Studies from leading institutions and experts, gathered by Our World in Data, show how the cost of electricity generated by renewables has rapidly decreased over the last decade.
The pattern observed shows that technology which becomes cheaper through increased production enters a ‘virtuous circle’.
Essentially, this means through greater deployment, the price falls. This in turn drives competition in new markets, increasing demand and thus greater deployment grows.
The price decline associated with each doubling of installed capacity is termed the ‘learning rate’.
Data taken from the last 10 years shows that today’s established renewable energy sources including solar power, onshore wind and offshore wind display learning rates of circa 36%, 23% and 10% respectively. In other words, the price per MWh of electricity has sharply and consistently decreased.
By stark contrast, the same cannot be said for electricity generated by fossil fuels and nuclear power, which do not experience the same ‘learning curve’, instead rising or stagnating.
This is largely because their costs being pegged to the price of fuel they burn and the power plant operating costs – neither of which significantly decline.
Meanwhile, for renewables, cost is mostly influenced by the power plant technology itself. With operating costs low and fuel expenses non-existent, the sector moves on an entirely different trajectory.
Based on this evidence, history offers a compelling argument for scaling-up new renewable technologies with greater speed, and to accelerate the energy transition at the scale to reach required global net-zero targets.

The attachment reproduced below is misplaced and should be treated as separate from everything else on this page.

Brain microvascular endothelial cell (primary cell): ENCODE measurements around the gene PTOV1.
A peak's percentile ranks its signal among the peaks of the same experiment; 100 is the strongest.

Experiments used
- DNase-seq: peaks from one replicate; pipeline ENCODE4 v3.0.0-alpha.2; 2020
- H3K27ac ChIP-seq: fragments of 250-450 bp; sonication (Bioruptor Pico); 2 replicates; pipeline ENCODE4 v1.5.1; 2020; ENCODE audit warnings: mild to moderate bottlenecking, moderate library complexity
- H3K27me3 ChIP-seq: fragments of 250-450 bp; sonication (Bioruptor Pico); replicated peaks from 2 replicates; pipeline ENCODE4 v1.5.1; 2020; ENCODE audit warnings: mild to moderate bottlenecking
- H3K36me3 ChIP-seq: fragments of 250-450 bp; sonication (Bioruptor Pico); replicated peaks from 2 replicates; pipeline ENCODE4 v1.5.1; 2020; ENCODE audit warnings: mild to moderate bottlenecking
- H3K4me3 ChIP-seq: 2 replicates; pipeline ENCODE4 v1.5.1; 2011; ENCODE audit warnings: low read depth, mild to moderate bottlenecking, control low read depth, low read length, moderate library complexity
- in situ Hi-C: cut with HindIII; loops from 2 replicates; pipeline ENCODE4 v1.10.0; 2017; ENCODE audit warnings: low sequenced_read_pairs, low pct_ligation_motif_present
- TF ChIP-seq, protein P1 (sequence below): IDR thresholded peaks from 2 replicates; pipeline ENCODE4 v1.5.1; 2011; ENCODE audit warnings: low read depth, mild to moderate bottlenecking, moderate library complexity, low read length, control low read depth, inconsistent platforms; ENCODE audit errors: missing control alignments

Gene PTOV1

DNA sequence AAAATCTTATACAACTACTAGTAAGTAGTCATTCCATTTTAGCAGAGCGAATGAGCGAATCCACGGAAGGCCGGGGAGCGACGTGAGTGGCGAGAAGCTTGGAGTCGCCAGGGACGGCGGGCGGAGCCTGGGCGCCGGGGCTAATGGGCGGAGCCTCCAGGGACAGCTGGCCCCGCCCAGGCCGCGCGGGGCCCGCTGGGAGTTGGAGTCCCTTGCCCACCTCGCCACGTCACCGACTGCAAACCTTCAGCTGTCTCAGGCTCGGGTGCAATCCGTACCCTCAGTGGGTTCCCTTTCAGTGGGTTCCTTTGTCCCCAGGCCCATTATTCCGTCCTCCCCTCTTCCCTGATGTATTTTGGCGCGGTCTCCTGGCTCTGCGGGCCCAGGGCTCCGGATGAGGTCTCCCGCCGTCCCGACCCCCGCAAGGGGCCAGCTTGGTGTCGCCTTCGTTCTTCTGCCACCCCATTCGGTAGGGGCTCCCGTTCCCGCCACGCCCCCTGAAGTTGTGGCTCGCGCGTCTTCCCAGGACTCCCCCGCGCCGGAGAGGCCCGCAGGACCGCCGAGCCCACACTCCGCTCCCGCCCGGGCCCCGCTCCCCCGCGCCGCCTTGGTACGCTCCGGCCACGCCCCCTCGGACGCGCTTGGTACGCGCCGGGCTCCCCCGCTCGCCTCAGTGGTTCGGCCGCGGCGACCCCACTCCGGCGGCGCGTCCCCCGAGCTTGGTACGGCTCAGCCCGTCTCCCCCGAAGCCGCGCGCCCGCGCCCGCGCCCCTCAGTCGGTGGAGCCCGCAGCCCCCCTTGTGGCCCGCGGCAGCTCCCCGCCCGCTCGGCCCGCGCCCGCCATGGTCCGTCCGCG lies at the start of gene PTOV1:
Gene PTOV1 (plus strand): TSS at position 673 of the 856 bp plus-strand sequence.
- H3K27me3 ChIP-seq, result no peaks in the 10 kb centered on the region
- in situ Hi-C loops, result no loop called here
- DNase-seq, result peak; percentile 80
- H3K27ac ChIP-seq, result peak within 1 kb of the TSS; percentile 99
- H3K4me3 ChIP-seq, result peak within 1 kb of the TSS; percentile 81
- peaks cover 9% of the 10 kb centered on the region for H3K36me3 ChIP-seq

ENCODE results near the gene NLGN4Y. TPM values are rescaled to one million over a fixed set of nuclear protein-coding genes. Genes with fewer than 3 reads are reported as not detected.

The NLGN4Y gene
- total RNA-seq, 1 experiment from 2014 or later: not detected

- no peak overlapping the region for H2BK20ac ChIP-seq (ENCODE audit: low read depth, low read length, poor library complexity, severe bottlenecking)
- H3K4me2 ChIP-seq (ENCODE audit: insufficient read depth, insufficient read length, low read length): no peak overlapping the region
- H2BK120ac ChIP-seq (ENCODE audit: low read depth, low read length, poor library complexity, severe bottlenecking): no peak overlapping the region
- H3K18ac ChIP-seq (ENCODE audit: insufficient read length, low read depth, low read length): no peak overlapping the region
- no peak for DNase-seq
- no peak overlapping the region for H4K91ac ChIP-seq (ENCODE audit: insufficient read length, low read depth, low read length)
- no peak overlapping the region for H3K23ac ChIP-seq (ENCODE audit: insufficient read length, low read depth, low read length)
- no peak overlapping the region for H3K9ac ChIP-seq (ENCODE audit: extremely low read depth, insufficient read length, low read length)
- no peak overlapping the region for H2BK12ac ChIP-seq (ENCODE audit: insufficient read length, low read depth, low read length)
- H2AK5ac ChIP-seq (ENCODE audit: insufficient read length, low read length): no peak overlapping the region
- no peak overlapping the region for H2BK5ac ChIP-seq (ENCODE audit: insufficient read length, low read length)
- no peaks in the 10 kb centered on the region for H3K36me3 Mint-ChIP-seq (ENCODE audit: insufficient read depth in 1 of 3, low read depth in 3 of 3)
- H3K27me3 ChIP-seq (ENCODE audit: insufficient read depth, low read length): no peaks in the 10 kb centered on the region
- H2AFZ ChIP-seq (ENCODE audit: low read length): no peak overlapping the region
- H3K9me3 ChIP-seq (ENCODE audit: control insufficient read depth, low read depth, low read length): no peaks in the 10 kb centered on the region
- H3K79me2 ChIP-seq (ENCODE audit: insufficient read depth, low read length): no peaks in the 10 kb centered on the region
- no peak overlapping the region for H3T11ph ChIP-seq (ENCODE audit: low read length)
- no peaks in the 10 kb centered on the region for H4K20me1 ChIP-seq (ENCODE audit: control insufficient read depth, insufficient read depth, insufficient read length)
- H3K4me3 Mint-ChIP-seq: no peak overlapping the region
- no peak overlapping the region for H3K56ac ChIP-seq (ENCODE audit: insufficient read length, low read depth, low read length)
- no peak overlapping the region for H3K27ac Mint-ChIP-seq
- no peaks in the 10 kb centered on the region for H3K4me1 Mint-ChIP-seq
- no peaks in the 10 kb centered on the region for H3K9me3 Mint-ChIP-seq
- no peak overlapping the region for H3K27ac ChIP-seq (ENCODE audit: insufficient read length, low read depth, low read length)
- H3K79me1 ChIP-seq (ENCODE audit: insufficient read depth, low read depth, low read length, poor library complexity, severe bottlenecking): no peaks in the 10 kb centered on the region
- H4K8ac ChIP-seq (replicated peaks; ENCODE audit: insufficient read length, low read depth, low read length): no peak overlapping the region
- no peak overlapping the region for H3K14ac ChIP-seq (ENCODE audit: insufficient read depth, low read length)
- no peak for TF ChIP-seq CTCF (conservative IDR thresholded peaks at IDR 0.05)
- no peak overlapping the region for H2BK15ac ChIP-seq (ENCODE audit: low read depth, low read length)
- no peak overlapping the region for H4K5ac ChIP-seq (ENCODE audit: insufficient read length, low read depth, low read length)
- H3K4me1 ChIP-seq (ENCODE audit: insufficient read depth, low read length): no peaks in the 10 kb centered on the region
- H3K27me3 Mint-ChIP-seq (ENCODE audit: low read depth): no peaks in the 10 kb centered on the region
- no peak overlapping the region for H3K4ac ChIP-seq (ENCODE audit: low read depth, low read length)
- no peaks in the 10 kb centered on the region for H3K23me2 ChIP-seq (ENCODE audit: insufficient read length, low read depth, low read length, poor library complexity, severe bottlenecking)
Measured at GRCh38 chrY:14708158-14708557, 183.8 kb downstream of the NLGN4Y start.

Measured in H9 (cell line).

There is however an additional twist in the tale, as the success of future energy transition is unlikely to hinge on total available capacity of renewable energy, but rather ensuring supply always meets demand.
Traditionally the industry has looked towards LCEO (Levelized Cost of Energy) as the primary metric to measure and compare the value of energy sources.
However, with recent spikes in energy prices and more commonly occurring imbalances in the energy system, LCEO alone is no longer sufficient.
In this sense we are likely to witness a shift in debate and policy focusing more heavily on ‘when’ electricity is produced and what value it creates for the user at that specific time.
Due to its consistent and predictable power profile wave energy is uniquely positioned to capitalize on this scenario. This grid balancing benefit directly impacts ‘when’ electricity is produced, reducing overall system cost, and becoming competitive at a higher cost per MW produced.